– “Prescriptive rulebooks” that would dictate the “correct way” of doing things — “For forest rangers in national parks,” Howard writes, “volumes of detailed rules replaced the pamphlet that used to guide their activities. Safety in the workplace was regulated not by unsafe practices but by thousands of rules— many self-evident, trivial, or overbearing, such as requirements to illuminate stairwells, maintain neat closets, and use industrial grade hammers. Before the 1960s, there was no such thing as thousand-page rulebooks.”

– “Formal procedures” that were focused on process and forced officials to justify their decision-making — “These procedures soon took a life of their own,” Howard argues.  “Giving a permit to modernize infrastructure, or disciplining a public employee, began to take years.”

– A “new litmus test of individual rights” that essentially encouraged and empowered people to sue — “Instead of being a protection against state power,” Howard writes, “these new rights let people invoke state power to address personal disappointments in the workplace or in schools. Almost any ordinary accident, say a fall on a playground, could be dressed up as an outrage with the benefit of hindsight. Why wasn’t there better supervision of the kids at the swing set?”

While these mechanisms were intended to protect Americans from those in positions of authority, Howard believes they also resulted in Americans — and especially those Americans who are in positions of authority — losing sight of the common good.

“I now see that the greater danger is not ineffective government, but the corrosion of American culture.” – Philip Howard

“Instead of a framework for human freedom,” he writes, “it’s an elaborate precautionary system aimed at precluding human error. Anything that goes wrong, any accident or disappointment, any disagreement, potentially requires a legal solution. Instead of charging officials to do what’s sensible, modern law presumes that the gravest risk is to leave room for the judgment of people in positions of authority. Who knows what evil might be done by a school principal, or environmental official, or supervisor? Instead of nurturing social trust, law after the 1960s infected society with distrust.”

So what’s the solution?  For Howard, it begins with giving people in positions of authority the latitude to use their own good judgement.  Here, he quotes James Madison, who wrote: “It is one of the most prominent features of the Constitution, a principle that pervades the whole system, that there should be the highest possible degree of responsibility in all the Executive officers thereof; anything, therefore, which tends to lessen this responsibility is contrary to its spirit and intention.”  In Howard’s view, the thousand-page rulebooks and formal procedures which have been written and put in place since the 1960s run counter to the “spirit and intention” of which Madison writes.

Howard also holds up Pennsylvania Governor Josh Shapiro as a recent example of a public official who put his own judgement ahead of established procedure to address a crisis facing his state.  The crisis occurred in June of last year, when a truck delivering 8,500 gallons of gasoline crashed beneath an elevated section of I-95 in Philadelphia.  The explosion and resulting fire destroyed that section of highway, closing one of the most highly trafficked corridors in the Northeast.  After experts said it would take months to make the necessary repairs, Shapiro stepped in and suspended all the rules and regulations that would get in the way of getting the section rebuilt.  In large part because of this decision, the repairs were made in record time, and the highway reopened in 12 days.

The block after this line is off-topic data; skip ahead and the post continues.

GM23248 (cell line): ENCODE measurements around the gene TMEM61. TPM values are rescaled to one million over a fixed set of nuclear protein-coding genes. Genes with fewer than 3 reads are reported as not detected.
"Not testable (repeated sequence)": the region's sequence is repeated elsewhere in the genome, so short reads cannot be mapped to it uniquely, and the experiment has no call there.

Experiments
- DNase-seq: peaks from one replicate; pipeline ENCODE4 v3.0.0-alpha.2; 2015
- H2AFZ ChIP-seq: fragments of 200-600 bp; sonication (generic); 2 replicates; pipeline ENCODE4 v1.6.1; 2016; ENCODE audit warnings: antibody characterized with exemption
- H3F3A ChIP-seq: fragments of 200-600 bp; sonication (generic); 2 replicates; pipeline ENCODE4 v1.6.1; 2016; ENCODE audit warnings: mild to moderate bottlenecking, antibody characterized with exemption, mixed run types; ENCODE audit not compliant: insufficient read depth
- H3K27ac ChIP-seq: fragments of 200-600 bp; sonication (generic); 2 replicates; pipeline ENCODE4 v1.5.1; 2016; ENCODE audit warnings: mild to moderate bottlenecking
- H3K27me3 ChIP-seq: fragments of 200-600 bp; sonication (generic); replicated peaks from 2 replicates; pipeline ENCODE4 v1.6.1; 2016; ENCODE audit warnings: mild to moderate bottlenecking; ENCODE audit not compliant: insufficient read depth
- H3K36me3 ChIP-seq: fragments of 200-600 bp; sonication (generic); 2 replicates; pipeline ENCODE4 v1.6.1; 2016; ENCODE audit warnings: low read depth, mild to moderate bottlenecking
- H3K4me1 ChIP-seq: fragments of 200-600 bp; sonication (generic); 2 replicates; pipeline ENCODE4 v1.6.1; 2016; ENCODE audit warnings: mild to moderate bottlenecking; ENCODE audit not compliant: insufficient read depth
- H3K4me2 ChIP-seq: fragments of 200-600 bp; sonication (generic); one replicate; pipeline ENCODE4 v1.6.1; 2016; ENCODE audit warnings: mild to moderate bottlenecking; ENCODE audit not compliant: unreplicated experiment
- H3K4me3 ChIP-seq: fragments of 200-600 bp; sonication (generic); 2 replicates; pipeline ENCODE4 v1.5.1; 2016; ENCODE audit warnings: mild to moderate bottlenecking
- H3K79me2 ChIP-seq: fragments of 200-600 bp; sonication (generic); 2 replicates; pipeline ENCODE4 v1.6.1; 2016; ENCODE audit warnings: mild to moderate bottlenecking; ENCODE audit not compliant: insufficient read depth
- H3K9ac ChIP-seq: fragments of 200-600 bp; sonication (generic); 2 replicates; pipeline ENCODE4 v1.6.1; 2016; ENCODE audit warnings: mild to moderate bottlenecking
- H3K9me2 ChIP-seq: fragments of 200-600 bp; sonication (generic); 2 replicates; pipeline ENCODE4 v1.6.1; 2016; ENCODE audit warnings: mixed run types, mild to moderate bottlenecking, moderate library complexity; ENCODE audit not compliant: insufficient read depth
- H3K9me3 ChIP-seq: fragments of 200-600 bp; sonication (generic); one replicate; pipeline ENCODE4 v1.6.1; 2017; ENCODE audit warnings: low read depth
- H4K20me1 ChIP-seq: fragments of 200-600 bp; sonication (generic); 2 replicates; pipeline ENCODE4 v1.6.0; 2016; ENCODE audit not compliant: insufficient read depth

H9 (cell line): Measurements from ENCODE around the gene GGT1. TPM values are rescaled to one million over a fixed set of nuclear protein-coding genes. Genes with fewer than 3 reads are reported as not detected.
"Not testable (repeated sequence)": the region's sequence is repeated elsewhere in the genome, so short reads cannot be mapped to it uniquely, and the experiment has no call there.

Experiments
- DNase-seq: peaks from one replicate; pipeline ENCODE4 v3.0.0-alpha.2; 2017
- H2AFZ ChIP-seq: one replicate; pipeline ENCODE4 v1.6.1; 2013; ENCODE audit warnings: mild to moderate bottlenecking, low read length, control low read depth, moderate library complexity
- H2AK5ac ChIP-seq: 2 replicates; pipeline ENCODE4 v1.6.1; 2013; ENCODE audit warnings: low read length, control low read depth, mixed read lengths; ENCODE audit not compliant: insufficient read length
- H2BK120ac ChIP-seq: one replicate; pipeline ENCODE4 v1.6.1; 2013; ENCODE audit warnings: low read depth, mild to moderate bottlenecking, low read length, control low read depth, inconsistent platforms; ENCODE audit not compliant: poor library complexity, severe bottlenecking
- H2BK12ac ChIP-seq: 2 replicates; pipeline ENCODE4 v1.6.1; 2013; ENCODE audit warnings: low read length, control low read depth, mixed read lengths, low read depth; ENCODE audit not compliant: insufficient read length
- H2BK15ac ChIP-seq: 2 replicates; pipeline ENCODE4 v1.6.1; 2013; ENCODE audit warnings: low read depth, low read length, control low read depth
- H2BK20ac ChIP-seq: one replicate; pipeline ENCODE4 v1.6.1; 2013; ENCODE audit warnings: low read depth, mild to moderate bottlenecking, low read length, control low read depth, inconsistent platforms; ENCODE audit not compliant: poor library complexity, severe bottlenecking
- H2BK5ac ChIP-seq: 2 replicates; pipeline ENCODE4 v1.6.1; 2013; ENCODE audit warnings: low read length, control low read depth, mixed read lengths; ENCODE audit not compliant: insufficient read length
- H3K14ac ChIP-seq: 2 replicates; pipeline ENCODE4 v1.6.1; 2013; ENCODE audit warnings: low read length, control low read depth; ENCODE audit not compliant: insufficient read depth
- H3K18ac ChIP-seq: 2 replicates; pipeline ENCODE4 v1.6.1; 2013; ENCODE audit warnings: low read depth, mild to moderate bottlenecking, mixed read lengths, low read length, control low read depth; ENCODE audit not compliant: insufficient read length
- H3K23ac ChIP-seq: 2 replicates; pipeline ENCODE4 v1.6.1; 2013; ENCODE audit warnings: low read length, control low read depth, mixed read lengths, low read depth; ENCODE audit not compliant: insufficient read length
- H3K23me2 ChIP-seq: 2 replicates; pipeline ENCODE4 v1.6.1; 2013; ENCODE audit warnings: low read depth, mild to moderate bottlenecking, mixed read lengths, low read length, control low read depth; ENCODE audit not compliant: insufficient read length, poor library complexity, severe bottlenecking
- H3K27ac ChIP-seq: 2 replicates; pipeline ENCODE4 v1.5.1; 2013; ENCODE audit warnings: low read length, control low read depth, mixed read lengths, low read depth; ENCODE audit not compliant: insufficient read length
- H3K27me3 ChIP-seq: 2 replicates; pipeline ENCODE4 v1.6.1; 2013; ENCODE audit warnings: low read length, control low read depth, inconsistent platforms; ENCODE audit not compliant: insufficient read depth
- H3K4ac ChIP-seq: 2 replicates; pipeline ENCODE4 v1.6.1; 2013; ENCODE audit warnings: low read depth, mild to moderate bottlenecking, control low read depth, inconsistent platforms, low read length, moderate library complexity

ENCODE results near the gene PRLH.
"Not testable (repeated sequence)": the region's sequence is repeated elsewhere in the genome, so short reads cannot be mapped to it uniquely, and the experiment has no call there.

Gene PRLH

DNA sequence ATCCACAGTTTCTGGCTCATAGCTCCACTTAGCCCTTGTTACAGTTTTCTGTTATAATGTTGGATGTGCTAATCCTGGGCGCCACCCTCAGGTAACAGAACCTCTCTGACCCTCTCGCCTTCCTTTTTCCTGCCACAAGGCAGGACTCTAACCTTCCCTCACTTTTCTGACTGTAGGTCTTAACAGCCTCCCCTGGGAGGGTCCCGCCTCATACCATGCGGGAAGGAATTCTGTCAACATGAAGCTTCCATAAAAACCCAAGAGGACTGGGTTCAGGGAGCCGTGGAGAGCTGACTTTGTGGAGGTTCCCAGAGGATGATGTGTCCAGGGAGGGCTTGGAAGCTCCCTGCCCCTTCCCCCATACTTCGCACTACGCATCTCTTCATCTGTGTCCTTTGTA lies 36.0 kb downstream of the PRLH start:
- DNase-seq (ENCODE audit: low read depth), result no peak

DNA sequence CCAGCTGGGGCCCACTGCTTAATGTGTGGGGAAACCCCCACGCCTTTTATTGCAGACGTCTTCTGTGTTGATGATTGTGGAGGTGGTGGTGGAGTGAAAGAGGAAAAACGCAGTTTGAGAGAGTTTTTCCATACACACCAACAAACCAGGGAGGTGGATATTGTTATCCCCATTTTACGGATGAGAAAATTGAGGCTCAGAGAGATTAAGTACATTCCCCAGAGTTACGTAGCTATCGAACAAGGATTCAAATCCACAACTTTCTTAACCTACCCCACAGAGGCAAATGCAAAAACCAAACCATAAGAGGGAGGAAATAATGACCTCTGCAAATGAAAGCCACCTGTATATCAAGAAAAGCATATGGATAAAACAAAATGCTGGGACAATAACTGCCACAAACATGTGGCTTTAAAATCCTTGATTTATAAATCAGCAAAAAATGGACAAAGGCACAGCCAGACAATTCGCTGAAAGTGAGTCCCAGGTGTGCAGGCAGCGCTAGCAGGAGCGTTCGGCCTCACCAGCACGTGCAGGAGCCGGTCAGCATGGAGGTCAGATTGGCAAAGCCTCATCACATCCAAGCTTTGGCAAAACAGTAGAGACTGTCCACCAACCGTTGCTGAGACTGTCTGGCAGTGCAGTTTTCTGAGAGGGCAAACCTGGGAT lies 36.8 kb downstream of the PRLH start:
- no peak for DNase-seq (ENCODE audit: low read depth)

Howard cites Operation Warp Speed as another example of person in a position of authority — in this case, President Donald Trump — putting his own judgement ahead of established rules and procedures.  The result, of course, was that a Covid vaccine was developed in record time, saving millions of lives as a result.

It is these kinds of value judgements, as Howard calls them, that America must do more to encourage and restore. “The cure is not mainly new policies,” he writes, “but new legal operating structures that re-empower Americans in their everyday choices. People must have ‘everyday freedom,’ by which I mean the individual authority, at every level of society and every level of responsibility, to act as they feel appropriate, constrained only by the boundaries of law and by norms set by the employer or other institution. People must be free to draw on their skills, intuitions, and values when confronting daily challenges. They must own their actions. It is this ownership of choices that gives freedom its power and makes it the source of pride. That’s how things get done sensibly and fairly.”

Howard proposes scrapping the legal framework that emerged from the 1960s and replacing it with a new legal structure that: “replaces red tape and self-interested rights with individual responsibility and accountability. Instead of purging authority to prevent abuse, this framework rebuilds clear lines of authority to make common choices, to oversee those choices, and to define zones of protected freedom.”  If there is a shortcoming in Howard’s book, it’s that this framework that he puts forward is rather broad. But the absence of his prescription should not take away from the accuracy of his prognosis.

Indeed, until we can move away from a system that favors rules and regulations over good judgement and common sense, we will continue to have a nation marked more by distrust and dysfunction than the everyday freedom which, Howard rightly argues, has made America great.

Lou Zickar serves as Editor of The Ripon Forum